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CONSTITUTION HILL DISCUSSION AFFIRMS QUEER LOVE IS A HUMAN RIGHT

in SOUTH AFRICA, 31/10/2011

Constitution Hill, one of South Africa’s most important heritage sites, paid homage to the LGBTI community with an event themed ‘Queer Love Is a Human Right.’

Constitution Hill, one of South Africa’s most important heritage sites, last Friday October 28 paid homage to the LGBTI community with an event themed ‘Queer Love Is a Human Right.’

The event, which focused on the rights of LGBTI people as enshrined in the constitution, provided LGBTI people the opportunity to voice their frustrations against homophobia and discrimination experienced by gays, lesbians, and other minority groups in the country despite the fact that the Constitution was the world’s first to include sexual orientation in its protections.

Nkunzi Nkabinde, who works at Constitution Hill, welcomed the three guest speakers. These were Phindi Malaza from the Forum for the Empowerment of Women (FEW), Kwezilomso Mbandazayo, Project Officer for the One in Nine Campaign and Mbuyiselo Botha the Sonke Gender Justice Network Media and Government Liaison officer.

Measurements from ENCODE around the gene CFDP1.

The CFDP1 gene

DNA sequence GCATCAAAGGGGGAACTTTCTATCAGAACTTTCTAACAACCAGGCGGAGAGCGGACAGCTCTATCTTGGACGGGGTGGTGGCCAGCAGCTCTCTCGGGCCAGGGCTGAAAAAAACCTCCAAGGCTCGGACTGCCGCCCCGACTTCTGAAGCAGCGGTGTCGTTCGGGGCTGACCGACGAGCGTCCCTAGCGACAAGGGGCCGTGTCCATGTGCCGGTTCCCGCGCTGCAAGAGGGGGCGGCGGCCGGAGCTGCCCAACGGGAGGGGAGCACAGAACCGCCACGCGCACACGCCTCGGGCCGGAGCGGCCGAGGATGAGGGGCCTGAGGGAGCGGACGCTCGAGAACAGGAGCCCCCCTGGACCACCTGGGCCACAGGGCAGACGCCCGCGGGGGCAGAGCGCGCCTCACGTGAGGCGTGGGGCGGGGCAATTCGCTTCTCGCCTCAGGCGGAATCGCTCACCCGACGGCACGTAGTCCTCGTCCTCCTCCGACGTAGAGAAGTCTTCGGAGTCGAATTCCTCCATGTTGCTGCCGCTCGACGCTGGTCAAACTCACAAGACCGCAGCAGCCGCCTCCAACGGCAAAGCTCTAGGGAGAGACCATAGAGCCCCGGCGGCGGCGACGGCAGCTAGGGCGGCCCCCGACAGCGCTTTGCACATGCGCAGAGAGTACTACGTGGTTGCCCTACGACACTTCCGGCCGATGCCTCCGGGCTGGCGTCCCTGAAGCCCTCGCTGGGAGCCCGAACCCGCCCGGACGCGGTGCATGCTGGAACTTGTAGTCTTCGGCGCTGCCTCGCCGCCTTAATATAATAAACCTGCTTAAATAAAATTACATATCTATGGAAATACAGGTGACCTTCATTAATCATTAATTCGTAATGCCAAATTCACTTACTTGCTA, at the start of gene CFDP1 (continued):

Their discourse with the audience involved topics such as hate crimes such as corrective rape and whether homosexuality is un-African. On the issue of corrective rape there was discussion around whether the term often used by perpetrators and the media was indeed the right terminology.

In her contribution to the discussion, Phindi Malaza from FEW took the audience through the terms “corrective rape” and “hate crime” and the meaning they convey.

She said, “We need to look at the words such as ‘corrective rape’, ‘hate crime’ and think of how to define them for ourselves. We need to stop talking about corrective rape, it does not speak about the violence we suffer, and it is about other people pushing their own agenda.”

For her part, Kwezilomso Mbandazayo, from the One in Nine Campaign, a member-based movement that offers support to survivor of sexual violence said, “We must put knowledge at the centre of our work and we welcome spaces and opportunities like this to open the dialogue.”

Mbandazayo also commented on the words used to define the violence against LGBTI people and explained that “The way we name things is a social construct and it has to be relevant. Whenever someone speaks it is always in relation with someone else. The way we name thing can either include or exclude.”

On the issue of whether homosexuality is African or not she said, “Who gets to say what is African and what is not? Who is the custodian of African culture? No one get to say who you are or are not.”

Mbandazayo finished her contribution by saying “We must try and encourage a thinking society since. Every tool is a weapon if you know how to hold it.”

Mbuyiselo Botha highlighted the negative effects of patriarchy in South Africa and challenged the young LGBTI people in the audience to change it for the better of future generations.

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